Issue: October 2011
October 01, 2011
1 min read

Collaboration reduced adverse drug events

Tham E. Pediatrics. 2011;doi:10.1542/peds.2010-3772.

Issue: October 2011
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A collaboration that targeted adverse drug events in children’s hospitals was able to halve adverse drug events, according to a study published online this month.

Eric Tham, MD, of the department of pediatrics at the University of Colorado School of Medicine, and colleagues assessed the results of a “change package of interventions,” which stressed the importance of standardized medication ordering and dispensing, and reliable processes to administer medications.

Tham and colleagues noted the change in adverse drug events, opioid-related and otherwise, from the 3-month baseline period during the next year after the intervention’s introduction. There was a 42% decrease in total adverse drug events, a 51% decrease in opioid-related adverse drug events and a 41% decrease in other medication.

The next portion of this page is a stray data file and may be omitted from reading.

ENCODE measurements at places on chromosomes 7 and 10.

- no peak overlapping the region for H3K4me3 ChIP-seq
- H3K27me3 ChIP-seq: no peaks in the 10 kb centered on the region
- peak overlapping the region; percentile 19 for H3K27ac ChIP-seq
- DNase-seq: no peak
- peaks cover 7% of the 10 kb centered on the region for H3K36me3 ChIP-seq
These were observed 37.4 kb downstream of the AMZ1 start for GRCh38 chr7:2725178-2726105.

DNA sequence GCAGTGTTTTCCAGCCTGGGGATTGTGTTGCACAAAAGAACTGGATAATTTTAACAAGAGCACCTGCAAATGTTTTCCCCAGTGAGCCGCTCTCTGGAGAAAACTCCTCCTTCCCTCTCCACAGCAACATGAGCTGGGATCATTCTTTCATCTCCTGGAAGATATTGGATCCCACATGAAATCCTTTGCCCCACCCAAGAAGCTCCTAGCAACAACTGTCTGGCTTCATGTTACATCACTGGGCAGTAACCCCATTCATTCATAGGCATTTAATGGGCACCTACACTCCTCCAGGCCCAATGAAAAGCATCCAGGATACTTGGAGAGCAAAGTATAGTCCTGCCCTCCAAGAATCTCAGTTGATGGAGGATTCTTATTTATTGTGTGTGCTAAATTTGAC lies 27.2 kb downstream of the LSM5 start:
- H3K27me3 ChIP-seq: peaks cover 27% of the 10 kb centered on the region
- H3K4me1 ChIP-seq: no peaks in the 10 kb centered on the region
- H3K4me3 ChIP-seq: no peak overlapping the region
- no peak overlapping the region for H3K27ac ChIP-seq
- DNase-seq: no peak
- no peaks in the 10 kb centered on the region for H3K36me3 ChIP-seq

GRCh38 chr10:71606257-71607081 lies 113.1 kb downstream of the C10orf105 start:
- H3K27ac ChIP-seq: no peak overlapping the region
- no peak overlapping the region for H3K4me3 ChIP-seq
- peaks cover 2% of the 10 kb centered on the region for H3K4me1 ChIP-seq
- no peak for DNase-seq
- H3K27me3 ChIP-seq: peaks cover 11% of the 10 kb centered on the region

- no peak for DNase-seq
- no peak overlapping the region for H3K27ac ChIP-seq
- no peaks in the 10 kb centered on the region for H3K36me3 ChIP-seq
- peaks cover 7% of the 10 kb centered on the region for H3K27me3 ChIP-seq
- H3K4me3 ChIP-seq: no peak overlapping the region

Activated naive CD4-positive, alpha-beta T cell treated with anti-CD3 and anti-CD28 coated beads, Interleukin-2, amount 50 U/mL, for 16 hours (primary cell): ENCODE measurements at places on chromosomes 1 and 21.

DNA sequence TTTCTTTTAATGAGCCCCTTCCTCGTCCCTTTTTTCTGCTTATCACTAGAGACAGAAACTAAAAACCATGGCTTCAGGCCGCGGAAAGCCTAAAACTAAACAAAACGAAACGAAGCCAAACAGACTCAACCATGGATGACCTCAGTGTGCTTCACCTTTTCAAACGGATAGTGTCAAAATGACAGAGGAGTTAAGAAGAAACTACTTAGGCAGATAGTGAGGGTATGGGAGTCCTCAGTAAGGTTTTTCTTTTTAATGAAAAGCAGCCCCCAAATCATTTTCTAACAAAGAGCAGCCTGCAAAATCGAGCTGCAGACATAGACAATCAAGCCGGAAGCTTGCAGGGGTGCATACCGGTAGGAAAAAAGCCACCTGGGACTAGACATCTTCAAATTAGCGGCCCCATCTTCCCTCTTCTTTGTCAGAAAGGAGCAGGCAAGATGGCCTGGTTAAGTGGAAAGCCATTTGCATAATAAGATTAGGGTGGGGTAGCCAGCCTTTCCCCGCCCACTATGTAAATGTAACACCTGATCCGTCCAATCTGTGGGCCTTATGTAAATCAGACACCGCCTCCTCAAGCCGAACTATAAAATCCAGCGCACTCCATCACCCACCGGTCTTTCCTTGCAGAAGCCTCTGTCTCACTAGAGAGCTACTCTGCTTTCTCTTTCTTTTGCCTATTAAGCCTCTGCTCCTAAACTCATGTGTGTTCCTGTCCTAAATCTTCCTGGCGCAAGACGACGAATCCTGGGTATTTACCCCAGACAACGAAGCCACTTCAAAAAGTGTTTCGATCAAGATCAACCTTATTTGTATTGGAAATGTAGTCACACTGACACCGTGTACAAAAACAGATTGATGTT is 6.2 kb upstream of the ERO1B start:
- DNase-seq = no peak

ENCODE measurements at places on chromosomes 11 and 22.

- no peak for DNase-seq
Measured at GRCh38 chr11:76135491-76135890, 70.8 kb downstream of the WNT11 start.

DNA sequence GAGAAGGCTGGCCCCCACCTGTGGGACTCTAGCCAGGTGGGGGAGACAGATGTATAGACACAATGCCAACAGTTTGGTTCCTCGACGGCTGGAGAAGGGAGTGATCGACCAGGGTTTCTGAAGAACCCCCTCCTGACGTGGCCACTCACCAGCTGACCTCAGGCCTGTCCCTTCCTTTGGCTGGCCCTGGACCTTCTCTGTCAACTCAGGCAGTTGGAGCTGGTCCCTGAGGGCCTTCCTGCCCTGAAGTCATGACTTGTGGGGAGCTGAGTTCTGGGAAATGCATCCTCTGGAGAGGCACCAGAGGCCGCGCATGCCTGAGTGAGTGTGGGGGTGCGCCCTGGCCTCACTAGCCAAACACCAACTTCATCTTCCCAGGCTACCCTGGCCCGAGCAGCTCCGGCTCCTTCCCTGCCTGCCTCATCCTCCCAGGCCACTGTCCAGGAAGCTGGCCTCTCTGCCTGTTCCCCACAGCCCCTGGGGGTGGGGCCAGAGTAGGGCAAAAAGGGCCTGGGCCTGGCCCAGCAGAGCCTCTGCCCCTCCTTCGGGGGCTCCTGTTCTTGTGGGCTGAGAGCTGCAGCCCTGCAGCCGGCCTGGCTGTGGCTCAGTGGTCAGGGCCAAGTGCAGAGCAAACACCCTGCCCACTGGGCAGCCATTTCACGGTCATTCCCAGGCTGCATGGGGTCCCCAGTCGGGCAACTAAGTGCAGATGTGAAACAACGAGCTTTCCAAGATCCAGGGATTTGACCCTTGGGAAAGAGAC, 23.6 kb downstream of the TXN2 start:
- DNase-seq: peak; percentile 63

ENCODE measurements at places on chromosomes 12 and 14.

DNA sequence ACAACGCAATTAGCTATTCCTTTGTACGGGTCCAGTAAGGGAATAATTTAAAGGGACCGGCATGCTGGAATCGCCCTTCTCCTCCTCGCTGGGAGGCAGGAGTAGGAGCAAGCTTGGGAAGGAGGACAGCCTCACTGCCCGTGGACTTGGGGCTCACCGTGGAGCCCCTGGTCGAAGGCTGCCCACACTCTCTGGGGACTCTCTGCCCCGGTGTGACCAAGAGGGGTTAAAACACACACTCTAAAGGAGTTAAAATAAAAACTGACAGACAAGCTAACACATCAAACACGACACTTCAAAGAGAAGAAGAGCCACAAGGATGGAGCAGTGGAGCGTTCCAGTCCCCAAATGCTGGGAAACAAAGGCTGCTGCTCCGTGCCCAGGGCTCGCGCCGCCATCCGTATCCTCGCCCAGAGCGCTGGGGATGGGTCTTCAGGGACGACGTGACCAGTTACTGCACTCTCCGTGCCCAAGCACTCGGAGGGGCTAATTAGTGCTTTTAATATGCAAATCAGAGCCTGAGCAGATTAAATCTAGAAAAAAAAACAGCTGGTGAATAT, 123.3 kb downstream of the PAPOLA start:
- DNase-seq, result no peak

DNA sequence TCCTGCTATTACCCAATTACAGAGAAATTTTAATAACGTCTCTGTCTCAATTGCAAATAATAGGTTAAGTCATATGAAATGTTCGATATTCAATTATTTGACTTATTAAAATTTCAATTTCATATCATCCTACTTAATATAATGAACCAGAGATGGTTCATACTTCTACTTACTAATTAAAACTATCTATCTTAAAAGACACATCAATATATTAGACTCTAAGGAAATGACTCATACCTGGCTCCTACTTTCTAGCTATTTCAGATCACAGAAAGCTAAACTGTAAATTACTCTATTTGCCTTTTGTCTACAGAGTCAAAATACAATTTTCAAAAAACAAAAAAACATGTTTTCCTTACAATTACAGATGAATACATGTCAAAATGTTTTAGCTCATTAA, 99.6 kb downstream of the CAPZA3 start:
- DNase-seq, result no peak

The researchers said some study limitations were noted, including a lack of generalizability of their findings, as well as the inability to demonstrate the causality between the intervention and outcomes.

“Implementing different components of the change package, these freestanding pediatric hospitals improved the safety of their patients,” the study researchers concluded. “This collaborative benefited from lessons learned from a previous collaborative, and the lessons learned from this collaborative can, in turn, be spread to other hospitals that care for children to reduce harm to this vulnerable population.”

Disclosure: Glenn S. Takata, MD, MS, one of the study researchers, disclosed owning 100 shares of Pfizer stock and 100 shares of Amgen stock, which he sold at the start of this study.

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